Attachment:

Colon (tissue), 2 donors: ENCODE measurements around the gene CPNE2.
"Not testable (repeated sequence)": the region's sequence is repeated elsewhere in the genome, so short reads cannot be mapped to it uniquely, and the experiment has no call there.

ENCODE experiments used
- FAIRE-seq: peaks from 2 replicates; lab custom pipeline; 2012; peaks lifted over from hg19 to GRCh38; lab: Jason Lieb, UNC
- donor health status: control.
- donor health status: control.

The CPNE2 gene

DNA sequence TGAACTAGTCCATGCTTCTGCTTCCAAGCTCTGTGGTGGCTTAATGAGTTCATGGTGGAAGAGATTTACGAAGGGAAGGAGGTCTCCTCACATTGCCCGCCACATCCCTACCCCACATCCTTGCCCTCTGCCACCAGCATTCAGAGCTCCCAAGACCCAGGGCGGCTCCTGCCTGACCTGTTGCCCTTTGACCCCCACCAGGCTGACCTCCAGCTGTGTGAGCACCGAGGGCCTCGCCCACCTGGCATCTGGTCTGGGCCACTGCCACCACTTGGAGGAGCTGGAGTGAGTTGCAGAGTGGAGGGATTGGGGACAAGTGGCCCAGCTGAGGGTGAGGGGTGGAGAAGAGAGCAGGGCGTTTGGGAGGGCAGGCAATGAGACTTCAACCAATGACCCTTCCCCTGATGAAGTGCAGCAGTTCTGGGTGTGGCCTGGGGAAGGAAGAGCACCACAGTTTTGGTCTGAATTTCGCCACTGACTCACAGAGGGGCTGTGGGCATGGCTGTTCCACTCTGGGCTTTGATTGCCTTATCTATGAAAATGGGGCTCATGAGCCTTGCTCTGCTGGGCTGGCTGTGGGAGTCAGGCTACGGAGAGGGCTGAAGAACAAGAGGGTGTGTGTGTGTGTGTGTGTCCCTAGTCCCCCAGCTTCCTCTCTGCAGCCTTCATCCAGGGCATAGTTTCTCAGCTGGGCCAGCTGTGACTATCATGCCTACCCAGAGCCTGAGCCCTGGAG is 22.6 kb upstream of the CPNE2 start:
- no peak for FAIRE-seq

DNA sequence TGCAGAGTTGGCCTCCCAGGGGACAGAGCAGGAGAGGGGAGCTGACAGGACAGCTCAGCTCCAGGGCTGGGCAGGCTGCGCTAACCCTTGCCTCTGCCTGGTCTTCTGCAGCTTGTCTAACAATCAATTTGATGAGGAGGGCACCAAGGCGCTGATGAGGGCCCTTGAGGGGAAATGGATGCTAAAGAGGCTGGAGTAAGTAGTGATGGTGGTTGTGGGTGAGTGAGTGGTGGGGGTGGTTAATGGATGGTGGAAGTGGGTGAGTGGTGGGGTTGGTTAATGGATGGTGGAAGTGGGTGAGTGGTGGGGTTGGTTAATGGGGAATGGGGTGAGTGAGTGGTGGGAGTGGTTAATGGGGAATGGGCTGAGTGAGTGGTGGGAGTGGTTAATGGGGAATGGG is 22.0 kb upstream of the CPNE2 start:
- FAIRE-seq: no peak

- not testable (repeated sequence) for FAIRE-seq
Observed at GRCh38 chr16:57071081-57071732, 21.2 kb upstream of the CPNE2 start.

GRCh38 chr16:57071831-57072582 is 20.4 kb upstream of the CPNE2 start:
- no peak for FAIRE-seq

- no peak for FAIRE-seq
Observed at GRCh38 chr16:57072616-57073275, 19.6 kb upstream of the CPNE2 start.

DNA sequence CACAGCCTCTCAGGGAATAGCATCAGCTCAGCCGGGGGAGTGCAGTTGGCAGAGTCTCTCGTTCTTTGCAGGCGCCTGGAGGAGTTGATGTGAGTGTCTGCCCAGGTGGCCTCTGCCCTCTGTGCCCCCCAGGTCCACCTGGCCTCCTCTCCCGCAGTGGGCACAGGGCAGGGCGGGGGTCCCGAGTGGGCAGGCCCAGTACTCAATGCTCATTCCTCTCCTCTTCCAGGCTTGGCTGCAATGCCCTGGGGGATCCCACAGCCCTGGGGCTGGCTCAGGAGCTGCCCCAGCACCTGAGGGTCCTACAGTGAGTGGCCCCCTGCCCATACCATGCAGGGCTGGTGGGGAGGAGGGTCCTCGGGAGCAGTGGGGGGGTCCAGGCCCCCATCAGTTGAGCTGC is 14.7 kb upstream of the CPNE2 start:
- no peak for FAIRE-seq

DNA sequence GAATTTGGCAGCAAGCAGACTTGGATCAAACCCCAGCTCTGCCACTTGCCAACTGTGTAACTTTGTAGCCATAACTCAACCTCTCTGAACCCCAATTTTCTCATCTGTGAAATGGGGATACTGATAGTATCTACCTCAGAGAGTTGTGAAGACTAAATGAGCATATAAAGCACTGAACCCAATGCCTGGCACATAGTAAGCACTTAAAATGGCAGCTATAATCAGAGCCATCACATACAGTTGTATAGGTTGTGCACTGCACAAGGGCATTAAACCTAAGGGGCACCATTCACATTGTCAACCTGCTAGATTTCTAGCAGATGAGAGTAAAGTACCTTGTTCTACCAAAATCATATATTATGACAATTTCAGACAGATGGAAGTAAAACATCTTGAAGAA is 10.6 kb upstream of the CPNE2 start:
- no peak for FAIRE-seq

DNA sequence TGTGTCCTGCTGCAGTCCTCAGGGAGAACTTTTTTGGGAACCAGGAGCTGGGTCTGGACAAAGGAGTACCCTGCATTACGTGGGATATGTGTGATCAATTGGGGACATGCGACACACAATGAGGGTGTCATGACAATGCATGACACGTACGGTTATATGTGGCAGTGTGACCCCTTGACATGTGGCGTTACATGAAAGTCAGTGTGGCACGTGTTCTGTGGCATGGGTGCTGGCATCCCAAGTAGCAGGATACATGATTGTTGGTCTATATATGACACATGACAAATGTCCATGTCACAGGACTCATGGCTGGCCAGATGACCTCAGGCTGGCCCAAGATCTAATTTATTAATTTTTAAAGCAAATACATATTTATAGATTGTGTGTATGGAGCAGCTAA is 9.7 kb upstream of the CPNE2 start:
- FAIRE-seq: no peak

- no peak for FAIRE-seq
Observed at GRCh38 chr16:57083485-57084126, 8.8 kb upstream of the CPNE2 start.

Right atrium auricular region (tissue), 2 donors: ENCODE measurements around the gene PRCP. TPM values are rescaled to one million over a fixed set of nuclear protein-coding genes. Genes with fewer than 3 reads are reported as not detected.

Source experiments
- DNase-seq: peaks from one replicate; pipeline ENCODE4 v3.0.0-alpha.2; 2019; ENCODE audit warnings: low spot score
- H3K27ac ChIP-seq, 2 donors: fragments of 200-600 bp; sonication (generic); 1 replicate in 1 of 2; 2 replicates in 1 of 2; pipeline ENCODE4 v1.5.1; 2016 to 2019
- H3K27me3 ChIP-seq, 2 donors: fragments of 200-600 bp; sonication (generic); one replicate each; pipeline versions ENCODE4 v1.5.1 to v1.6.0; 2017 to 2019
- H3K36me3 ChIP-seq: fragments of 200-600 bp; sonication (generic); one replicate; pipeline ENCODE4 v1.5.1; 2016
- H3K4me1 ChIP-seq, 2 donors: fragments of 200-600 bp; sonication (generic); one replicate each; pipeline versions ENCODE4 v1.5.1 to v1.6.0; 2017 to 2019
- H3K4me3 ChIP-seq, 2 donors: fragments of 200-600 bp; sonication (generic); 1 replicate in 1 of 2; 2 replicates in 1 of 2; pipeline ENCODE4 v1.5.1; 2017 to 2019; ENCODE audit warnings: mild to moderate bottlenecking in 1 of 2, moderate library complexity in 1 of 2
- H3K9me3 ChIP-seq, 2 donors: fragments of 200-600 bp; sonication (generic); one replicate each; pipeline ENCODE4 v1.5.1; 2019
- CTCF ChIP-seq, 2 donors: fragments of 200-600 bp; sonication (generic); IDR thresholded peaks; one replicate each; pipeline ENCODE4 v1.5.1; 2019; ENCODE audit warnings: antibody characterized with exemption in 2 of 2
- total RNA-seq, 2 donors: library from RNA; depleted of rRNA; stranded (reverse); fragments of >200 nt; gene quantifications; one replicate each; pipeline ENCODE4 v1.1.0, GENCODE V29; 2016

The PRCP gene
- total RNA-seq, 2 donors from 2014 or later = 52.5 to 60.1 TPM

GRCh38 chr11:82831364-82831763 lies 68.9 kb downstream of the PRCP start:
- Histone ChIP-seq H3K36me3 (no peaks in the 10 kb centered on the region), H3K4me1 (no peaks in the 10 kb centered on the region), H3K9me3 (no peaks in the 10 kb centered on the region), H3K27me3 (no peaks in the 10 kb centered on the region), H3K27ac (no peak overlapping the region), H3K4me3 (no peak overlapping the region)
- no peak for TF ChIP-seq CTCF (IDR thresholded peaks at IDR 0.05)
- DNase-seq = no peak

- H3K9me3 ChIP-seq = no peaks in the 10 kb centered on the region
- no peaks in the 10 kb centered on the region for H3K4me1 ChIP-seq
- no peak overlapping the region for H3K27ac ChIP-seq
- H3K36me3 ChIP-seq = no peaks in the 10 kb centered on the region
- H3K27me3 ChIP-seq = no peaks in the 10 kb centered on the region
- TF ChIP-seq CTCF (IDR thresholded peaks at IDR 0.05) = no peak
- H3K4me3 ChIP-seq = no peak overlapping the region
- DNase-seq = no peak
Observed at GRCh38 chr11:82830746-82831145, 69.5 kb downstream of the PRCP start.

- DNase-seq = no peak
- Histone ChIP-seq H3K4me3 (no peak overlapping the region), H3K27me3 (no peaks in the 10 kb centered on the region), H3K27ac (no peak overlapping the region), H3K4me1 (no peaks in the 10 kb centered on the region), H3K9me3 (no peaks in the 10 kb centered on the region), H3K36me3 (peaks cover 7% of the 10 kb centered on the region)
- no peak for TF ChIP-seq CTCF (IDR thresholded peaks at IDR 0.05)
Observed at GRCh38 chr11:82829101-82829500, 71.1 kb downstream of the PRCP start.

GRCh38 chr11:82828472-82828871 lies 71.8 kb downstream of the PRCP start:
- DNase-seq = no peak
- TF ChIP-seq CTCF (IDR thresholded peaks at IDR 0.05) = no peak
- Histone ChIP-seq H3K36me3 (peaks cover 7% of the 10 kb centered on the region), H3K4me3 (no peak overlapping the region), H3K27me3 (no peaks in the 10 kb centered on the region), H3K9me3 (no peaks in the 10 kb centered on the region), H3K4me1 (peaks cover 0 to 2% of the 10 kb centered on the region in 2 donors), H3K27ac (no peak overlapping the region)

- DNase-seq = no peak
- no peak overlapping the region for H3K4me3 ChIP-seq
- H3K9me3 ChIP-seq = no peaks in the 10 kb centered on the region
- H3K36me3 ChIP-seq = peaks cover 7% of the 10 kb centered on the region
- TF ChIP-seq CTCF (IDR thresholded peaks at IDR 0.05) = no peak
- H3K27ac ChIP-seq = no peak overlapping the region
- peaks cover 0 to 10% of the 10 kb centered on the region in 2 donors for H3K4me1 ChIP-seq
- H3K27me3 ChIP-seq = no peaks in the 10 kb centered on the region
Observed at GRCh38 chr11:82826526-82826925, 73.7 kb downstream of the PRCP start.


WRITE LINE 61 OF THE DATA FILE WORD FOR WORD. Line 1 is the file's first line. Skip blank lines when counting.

- no peak overlapping the region for H3K4me3 ChIP-seq